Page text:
The National Association of African American-Owned Media’s claims of racial discrimination led by TV executive Byron Allen against television mainstay Comcast will be brought to the Supreme Court for opening arguments today.
ESN or Entertainment Studios, a television network owned and operated by Allen, filed charges against Comcast after the corporation wouldn’t agree to do business. Allen claimed Comcast refused because he’s black and his lawsuit pointed to Section 1981 of the Civil Rights Act of 1866, which says that all people should have “the same right … to make and enforce contracts … as is enjoyed by white citizens.”
Comcast said in a statement that the case is a “meritless $20 billion claim.”
“This case cannot detract from Comcast’s strong civil rights and diversity record or our outstanding record of supporting and fostering diverse programming from African-American owned channels. There has been no finding of discriminatory conduct by Comcast against this plaintiff by any court, and there has been none,” Comcast’s statement continued.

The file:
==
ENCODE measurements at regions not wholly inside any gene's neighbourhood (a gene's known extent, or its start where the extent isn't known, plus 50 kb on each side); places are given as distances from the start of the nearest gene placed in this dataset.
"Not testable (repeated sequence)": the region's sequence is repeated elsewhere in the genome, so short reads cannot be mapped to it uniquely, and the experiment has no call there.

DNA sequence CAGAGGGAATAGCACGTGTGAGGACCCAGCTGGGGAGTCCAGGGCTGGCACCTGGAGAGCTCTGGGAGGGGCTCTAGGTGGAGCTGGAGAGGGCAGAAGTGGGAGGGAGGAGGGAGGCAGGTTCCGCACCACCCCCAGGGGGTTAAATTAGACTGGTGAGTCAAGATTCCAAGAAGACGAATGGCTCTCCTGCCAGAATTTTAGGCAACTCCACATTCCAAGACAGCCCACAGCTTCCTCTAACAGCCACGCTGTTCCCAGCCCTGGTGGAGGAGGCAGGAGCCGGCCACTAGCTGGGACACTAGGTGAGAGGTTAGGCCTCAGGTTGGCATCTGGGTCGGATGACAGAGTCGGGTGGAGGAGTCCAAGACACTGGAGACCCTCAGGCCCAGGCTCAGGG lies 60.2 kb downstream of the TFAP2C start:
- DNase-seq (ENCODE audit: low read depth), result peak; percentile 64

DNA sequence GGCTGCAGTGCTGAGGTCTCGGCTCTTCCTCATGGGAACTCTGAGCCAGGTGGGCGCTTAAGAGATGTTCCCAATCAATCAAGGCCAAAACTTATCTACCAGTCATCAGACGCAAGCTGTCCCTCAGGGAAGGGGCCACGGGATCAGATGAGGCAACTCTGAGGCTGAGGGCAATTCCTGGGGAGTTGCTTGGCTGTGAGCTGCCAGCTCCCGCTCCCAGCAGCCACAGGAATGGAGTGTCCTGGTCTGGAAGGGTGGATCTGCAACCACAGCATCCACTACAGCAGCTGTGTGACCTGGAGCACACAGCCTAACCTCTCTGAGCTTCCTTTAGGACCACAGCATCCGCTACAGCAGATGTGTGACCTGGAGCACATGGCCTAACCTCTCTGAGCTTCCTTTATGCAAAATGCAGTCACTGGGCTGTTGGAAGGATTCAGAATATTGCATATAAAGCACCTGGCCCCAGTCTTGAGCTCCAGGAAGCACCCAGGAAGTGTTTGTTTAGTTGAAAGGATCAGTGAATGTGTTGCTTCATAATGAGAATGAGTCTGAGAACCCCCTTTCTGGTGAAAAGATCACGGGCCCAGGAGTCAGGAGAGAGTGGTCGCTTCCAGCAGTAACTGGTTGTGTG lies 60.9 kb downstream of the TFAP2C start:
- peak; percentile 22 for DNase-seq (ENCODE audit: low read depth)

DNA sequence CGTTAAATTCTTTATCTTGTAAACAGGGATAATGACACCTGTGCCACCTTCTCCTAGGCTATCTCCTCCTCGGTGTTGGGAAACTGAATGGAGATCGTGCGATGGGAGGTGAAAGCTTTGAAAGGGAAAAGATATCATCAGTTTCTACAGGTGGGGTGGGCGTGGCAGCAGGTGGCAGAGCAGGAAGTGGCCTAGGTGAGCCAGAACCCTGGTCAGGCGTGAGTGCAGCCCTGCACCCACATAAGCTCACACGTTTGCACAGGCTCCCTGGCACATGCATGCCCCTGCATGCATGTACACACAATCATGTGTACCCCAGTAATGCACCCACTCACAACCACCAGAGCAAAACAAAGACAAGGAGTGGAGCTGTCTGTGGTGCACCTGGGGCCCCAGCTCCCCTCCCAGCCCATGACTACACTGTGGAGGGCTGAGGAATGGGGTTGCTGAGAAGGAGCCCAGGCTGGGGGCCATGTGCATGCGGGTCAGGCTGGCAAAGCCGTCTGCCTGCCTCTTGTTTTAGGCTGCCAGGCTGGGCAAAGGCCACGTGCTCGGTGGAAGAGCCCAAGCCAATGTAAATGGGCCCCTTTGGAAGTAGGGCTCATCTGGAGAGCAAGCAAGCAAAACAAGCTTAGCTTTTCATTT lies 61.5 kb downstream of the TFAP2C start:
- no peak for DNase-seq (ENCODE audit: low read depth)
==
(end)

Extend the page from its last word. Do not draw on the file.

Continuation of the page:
The case will mostly focus on a legal term known as “but-for causation”i.e. if Allen were not black, would Comcast have declined to enter into a contract with Entertainment Studios?
The NAACP accused Comcast in September of asking the Supreme Court to weaken protections laid out in the Civil Rights Act of 1866. The organization published a statement on Thursday pleading with Comcast Comcast to “cease its attack on Section 1981 of the Civil Rights Act of 1866.”